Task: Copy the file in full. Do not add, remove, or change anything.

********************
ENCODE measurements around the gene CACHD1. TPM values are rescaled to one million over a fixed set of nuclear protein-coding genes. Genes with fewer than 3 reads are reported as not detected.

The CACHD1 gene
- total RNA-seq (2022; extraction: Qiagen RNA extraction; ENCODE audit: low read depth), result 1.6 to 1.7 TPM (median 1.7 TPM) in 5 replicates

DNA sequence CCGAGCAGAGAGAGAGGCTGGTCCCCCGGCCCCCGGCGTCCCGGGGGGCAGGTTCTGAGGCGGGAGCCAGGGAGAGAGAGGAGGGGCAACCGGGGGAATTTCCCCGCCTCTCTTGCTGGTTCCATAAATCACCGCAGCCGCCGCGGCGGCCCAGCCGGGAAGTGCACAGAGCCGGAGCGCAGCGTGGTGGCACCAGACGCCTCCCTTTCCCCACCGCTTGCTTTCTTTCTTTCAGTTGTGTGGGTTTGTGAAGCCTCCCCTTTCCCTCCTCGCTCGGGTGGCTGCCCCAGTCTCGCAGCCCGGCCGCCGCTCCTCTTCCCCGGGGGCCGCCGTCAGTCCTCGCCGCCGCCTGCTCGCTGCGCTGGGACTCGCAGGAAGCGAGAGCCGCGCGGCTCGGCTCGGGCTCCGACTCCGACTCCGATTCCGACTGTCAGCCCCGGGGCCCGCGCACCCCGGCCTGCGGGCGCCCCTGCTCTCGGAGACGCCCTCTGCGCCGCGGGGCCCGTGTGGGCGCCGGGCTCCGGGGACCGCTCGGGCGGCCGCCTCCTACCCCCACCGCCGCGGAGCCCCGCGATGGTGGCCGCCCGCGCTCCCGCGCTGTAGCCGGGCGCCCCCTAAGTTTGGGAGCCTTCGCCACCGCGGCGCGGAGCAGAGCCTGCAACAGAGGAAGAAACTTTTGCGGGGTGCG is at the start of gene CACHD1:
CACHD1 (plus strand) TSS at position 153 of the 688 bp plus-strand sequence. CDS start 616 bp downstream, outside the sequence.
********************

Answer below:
ENCODE measurements around the gene CACHD1. TPM values are rescaled to one million over a fixed set of nuclear protein-coding genes. Genes with fewer than 3 reads are reported as not detected.

The CACHD1 gene
- total RNA-seq (2022; extraction: Qiagen RNA extraction; ENCODE audit: low read depth), result 1.6 to 1.7 TPM (median 1.7 TPM) in 5 replicates

DNA sequence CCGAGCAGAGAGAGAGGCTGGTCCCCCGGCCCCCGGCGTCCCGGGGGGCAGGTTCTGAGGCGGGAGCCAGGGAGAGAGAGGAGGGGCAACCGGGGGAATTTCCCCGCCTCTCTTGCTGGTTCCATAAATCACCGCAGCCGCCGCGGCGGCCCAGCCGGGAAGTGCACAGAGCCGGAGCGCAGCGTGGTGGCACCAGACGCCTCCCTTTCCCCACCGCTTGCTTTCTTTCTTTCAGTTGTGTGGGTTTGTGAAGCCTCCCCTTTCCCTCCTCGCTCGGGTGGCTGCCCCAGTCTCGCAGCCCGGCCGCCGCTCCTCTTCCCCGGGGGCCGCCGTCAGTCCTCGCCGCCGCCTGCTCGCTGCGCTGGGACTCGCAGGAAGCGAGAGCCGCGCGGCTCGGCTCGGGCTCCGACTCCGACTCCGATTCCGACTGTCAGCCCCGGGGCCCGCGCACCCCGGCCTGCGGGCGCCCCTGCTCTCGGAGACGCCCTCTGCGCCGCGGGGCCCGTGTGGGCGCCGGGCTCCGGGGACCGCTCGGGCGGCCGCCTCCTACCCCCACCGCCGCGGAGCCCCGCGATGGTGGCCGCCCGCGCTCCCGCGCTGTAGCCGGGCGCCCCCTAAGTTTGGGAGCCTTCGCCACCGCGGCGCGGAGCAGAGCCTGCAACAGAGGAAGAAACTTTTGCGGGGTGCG is at the start of gene CACHD1:
CACHD1 (plus strand) TSS at position 153 of the 688 bp plus-strand sequence. CDS start 616 bp downstream, outside the sequence.